Lost and abandoned blue crab traps pose a problem in Florida’s commercial and recreational fishing industries by continuing to trap fish and crustaceans. Traps can also pose a marine hazard.
Efforts to clean them up are receiving a major boost in 2009, due to a new rule approved by the Florida Fish and Wildlife Conservation Commission (FWC) to systematically close the commercial fishery around the state, making it easier to identify and retrieve derelict traps.
This document will give you the 2009 closure dates and locations in Florida. (pdf, 104K)
In cooperation with FWC and the Ocean Conservancy, Florida Sea Grant is helping provide volunteer organizations and individuals around the state with information they need to organize local blue crab trap removal events in their community.
Sea Grant provides this “Quick Start” (printer-friendly pdf, 112K) guide to give prospective volunteer organizations an overview of the steps for organizing a local derelict trap removal event. In general, you will be asked to read, read, read and browse the Web resources that our partners have compiled to help you decide if organizing an event is “right” for your organization.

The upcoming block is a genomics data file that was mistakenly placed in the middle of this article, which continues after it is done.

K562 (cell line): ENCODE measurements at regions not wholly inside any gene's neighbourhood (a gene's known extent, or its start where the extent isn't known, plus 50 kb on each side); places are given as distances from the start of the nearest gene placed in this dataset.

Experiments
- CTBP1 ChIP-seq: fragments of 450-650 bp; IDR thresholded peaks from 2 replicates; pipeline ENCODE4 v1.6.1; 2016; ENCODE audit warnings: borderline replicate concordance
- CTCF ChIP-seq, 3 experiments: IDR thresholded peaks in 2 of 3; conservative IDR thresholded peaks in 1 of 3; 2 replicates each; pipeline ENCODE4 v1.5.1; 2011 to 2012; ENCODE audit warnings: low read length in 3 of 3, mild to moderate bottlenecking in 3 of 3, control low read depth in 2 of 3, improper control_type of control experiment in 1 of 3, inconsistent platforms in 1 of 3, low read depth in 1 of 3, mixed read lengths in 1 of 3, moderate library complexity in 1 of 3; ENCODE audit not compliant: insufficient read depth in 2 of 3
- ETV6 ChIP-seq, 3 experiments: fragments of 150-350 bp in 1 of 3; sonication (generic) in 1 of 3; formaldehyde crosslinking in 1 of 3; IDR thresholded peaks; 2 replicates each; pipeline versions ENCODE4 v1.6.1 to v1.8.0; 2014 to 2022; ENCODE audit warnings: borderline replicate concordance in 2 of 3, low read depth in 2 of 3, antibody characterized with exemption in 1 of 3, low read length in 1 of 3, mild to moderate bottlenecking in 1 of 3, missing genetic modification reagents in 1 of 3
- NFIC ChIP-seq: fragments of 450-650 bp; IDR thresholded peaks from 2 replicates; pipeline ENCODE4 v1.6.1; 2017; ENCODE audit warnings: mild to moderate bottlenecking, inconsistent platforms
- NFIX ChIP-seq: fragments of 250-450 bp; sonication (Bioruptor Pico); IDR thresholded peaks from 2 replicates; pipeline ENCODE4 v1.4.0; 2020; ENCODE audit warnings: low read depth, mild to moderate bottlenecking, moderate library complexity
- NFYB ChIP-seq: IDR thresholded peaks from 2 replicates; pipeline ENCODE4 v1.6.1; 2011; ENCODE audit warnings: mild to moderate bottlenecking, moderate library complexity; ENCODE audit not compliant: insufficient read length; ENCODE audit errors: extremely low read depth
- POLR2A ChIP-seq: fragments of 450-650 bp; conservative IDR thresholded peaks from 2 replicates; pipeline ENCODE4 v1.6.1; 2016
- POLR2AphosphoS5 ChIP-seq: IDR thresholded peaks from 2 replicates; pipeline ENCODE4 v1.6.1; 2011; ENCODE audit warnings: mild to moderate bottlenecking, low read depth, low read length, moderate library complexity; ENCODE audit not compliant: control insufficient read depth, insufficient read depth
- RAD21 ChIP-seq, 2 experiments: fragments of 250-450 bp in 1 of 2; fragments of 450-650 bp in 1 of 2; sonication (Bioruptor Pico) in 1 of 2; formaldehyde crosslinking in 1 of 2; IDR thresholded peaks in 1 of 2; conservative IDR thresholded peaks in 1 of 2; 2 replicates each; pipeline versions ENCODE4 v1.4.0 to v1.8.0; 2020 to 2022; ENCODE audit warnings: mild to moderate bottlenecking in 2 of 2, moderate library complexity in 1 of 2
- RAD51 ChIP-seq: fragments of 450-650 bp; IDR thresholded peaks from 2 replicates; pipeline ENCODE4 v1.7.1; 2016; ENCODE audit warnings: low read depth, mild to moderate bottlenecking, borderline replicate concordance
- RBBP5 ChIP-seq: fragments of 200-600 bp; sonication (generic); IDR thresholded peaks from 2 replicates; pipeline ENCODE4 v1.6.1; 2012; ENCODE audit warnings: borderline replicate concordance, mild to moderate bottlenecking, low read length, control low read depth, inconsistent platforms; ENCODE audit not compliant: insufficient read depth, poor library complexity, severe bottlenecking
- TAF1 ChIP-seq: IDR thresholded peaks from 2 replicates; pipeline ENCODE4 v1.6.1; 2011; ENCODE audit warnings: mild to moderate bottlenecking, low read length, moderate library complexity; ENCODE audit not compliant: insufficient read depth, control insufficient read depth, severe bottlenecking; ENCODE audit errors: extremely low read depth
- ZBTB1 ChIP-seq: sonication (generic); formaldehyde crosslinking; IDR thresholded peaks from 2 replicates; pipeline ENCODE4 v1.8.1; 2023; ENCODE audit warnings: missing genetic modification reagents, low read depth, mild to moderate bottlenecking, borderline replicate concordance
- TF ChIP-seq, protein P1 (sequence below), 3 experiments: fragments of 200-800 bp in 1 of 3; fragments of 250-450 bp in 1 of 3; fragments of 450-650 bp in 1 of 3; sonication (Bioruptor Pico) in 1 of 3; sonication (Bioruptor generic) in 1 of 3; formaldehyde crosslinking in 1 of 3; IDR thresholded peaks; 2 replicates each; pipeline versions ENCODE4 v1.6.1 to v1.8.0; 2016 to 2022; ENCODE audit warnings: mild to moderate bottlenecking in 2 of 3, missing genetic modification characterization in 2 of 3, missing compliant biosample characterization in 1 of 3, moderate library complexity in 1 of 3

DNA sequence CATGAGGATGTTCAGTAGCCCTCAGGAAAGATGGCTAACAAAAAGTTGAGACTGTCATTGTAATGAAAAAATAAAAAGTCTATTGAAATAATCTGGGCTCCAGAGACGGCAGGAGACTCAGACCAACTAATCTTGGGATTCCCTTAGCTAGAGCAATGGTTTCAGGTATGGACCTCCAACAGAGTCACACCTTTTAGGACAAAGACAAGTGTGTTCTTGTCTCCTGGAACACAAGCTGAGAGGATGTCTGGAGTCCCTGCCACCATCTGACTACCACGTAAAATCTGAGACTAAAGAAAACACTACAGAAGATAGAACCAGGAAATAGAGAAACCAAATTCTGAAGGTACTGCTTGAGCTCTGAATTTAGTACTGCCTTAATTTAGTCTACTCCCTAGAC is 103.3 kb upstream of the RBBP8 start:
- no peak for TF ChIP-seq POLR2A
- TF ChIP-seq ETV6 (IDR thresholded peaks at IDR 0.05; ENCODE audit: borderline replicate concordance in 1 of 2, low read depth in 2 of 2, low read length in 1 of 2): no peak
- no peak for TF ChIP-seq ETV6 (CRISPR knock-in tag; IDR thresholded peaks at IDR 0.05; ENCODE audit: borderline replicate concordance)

The “Quick Start” guide is a much-condensed version of the Ocean Conservancy’s “Derelict Blue Crab Trap Removal Manual for Florida.” (printer-friend pdf, 1.9Mb)
First Step: Visit the FWC Derelict Trap Retrieval and Debris Removal Program web site, where you will find FAQs, sample budgets and how to begin the application process.
Important: You must have authorization from FWC to remove derelict traps.
As dates for cleanup events around the state become known, they will be posted here as a source for individuals who may want to volunteer a few hours one morning gathering derelict traps.